But I can’t end this letter in a time of pounding, incessant rain and mud everywhere without some wry humour so here it is. This week a top National Prosecuting Authority official (charged with combating crime and corruption) said there wasn’t enough evidence to secure a conviction against gold smuggler Henrietta Rushwaya. Ms Rushawaya was caught red-handed with 6.9kgs of gold bars in her hand luggage at Harare airport in October 2020. Red-handed, gold bars in her handbag but not enough evidence, are you serious.
This letter now goes to people in 67 countries around the world, including in Turkey and I send them and people in Syria a message of heartfelt sorrow after the devastating earthquakes which have shattered their lives. You are ever in our thoughts.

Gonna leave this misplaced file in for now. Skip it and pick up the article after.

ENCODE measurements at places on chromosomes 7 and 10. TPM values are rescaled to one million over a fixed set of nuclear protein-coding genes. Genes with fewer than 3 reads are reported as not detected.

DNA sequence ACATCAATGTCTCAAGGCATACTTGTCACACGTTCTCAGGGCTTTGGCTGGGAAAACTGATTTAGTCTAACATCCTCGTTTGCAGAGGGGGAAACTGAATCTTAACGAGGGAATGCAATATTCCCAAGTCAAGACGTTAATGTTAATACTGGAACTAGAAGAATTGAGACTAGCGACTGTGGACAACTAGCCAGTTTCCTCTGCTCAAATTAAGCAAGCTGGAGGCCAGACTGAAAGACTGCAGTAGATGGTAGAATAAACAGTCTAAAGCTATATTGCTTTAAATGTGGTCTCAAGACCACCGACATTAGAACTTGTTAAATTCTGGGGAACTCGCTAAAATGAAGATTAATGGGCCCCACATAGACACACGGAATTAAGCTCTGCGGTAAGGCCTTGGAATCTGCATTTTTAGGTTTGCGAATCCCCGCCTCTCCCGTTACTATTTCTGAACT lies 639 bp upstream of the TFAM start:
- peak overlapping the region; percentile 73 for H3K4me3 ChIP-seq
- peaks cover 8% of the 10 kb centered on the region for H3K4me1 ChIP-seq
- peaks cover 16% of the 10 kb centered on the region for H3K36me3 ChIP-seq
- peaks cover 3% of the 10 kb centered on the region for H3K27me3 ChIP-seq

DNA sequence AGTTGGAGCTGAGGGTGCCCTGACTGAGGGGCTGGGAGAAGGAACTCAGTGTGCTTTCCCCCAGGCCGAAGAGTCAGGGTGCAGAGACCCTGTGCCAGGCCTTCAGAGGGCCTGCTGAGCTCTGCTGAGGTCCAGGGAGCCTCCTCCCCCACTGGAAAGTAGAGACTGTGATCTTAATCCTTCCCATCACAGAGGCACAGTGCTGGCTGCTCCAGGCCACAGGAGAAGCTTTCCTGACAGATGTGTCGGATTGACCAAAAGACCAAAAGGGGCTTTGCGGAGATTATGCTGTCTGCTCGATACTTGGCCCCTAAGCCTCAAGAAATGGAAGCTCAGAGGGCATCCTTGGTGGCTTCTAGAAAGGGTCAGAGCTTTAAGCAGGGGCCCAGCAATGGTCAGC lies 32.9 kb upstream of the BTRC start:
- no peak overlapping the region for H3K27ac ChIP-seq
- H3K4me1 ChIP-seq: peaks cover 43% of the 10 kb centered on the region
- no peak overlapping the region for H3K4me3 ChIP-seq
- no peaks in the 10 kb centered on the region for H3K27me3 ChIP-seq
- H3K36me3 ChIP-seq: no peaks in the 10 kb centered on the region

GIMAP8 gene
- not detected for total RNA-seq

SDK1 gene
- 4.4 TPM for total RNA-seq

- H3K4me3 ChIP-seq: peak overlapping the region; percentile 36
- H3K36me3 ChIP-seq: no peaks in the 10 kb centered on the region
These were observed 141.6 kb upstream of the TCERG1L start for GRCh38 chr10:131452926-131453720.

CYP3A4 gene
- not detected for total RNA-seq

There is no charge for this Letter From Zimbabwe but if you would like to donate please visit my website. Until next time, thanks for reading this Letter From Zimbabwe now in its 23rd year, and my books about life in Zimbabwe, a country in waiting.
Ndini shamwari yenyu (I am your friend)
Copyright © Cathy Buckle https://cathybuckle.co.zw/
All my books are now available on Amazon, Kindle and Lulu with my Beautiful Zimbabwe 2023 Calendar and the hardback version of my evocative Photo-books “Zimbabwe’s Timeless Beauty” (the 2021 and 2022 collections) on high gloss paper available exclusively on LULU. Visit my website for full details www.cathybuckle.co.zw or click here: www.lulu.com/spotlight/cathybuckle2018